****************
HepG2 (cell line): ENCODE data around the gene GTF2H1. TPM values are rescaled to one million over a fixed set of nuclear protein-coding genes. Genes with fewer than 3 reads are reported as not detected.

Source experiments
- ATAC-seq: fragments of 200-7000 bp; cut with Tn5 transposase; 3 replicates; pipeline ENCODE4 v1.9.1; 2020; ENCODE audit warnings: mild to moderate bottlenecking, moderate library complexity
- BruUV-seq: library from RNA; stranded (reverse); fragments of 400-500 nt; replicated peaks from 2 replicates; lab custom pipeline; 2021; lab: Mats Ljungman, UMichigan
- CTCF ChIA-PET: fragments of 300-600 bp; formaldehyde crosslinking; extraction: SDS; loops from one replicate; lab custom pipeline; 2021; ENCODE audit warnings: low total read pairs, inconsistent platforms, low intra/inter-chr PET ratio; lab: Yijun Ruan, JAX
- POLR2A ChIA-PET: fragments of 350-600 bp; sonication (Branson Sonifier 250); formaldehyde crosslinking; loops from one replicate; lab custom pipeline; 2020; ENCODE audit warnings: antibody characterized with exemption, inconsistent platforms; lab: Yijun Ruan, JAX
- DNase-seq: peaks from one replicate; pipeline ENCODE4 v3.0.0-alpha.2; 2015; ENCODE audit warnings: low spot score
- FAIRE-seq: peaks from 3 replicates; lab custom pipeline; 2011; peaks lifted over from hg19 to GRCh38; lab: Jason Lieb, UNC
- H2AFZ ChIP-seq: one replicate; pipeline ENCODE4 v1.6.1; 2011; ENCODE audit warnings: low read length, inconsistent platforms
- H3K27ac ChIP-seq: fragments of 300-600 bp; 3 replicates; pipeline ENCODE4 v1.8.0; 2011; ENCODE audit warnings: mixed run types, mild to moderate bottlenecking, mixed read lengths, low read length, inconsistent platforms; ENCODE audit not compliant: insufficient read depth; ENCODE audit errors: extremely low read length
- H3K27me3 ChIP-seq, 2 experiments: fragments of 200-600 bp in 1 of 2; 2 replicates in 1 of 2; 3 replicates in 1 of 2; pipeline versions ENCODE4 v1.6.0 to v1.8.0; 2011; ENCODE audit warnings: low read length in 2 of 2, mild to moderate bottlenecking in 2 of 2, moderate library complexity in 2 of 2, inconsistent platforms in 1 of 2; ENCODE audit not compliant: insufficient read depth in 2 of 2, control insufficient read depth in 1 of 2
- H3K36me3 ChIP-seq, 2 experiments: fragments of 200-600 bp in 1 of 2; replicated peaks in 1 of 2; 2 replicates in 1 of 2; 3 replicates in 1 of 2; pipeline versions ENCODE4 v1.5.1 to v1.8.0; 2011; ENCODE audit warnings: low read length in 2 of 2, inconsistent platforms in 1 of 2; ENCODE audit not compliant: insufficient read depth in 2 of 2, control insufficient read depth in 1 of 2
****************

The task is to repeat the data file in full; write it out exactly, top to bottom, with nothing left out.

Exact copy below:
HepG2 (cell line): ENCODE data around the gene GTF2H1. TPM values are rescaled to one million over a fixed set of nuclear protein-coding genes. Genes with fewer than 3 reads are reported as not detected.

Source experiments
- ATAC-seq: fragments of 200-7000 bp; cut with Tn5 transposase; 3 replicates; pipeline ENCODE4 v1.9.1; 2020; ENCODE audit warnings: mild to moderate bottlenecking, moderate library complexity
- BruUV-seq: library from RNA; stranded (reverse); fragments of 400-500 nt; replicated peaks from 2 replicates; lab custom pipeline; 2021; lab: Mats Ljungman, UMichigan
- CTCF ChIA-PET: fragments of 300-600 bp; formaldehyde crosslinking; extraction: SDS; loops from one replicate; lab custom pipeline; 2021; ENCODE audit warnings: low total read pairs, inconsistent platforms, low intra/inter-chr PET ratio; lab: Yijun Ruan, JAX
- POLR2A ChIA-PET: fragments of 350-600 bp; sonication (Branson Sonifier 250); formaldehyde crosslinking; loops from one replicate; lab custom pipeline; 2020; ENCODE audit warnings: antibody characterized with exemption, inconsistent platforms; lab: Yijun Ruan, JAX
- DNase-seq: peaks from one replicate; pipeline ENCODE4 v3.0.0-alpha.2; 2015; ENCODE audit warnings: low spot score
- FAIRE-seq: peaks from 3 replicates; lab custom pipeline; 2011; peaks lifted over from hg19 to GRCh38; lab: Jason Lieb, UNC
- H2AFZ ChIP-seq: one replicate; pipeline ENCODE4 v1.6.1; 2011; ENCODE audit warnings: low read length, inconsistent platforms
- H3K27ac ChIP-seq: fragments of 300-600 bp; 3 replicates; pipeline ENCODE4 v1.8.0; 2011; ENCODE audit warnings: mixed run types, mild to moderate bottlenecking, mixed read lengths, low read length, inconsistent platforms; ENCODE audit not compliant: insufficient read depth; ENCODE audit errors: extremely low read length
- H3K27me3 ChIP-seq, 2 experiments: fragments of 200-600 bp in 1 of 2; 2 replicates in 1 of 2; 3 replicates in 1 of 2; pipeline versions ENCODE4 v1.6.0 to v1.8.0; 2011; ENCODE audit warnings: low read length in 2 of 2, mild to moderate bottlenecking in 2 of 2, moderate library complexity in 2 of 2, inconsistent platforms in 1 of 2; ENCODE audit not compliant: insufficient read depth in 2 of 2, control insufficient read depth in 1 of 2
- H3K36me3 ChIP-seq, 2 experiments: fragments of 200-600 bp in 1 of 2; replicated peaks in 1 of 2; 2 replicates in 1 of 2; 3 replicates in 1 of 2; pipeline versions ENCODE4 v1.5.1 to v1.8.0; 2011; ENCODE audit warnings: low read length in 2 of 2, inconsistent platforms in 1 of 2; ENCODE audit not compliant: insufficient read depth in 2 of 2, control insufficient read depth in 1 of 2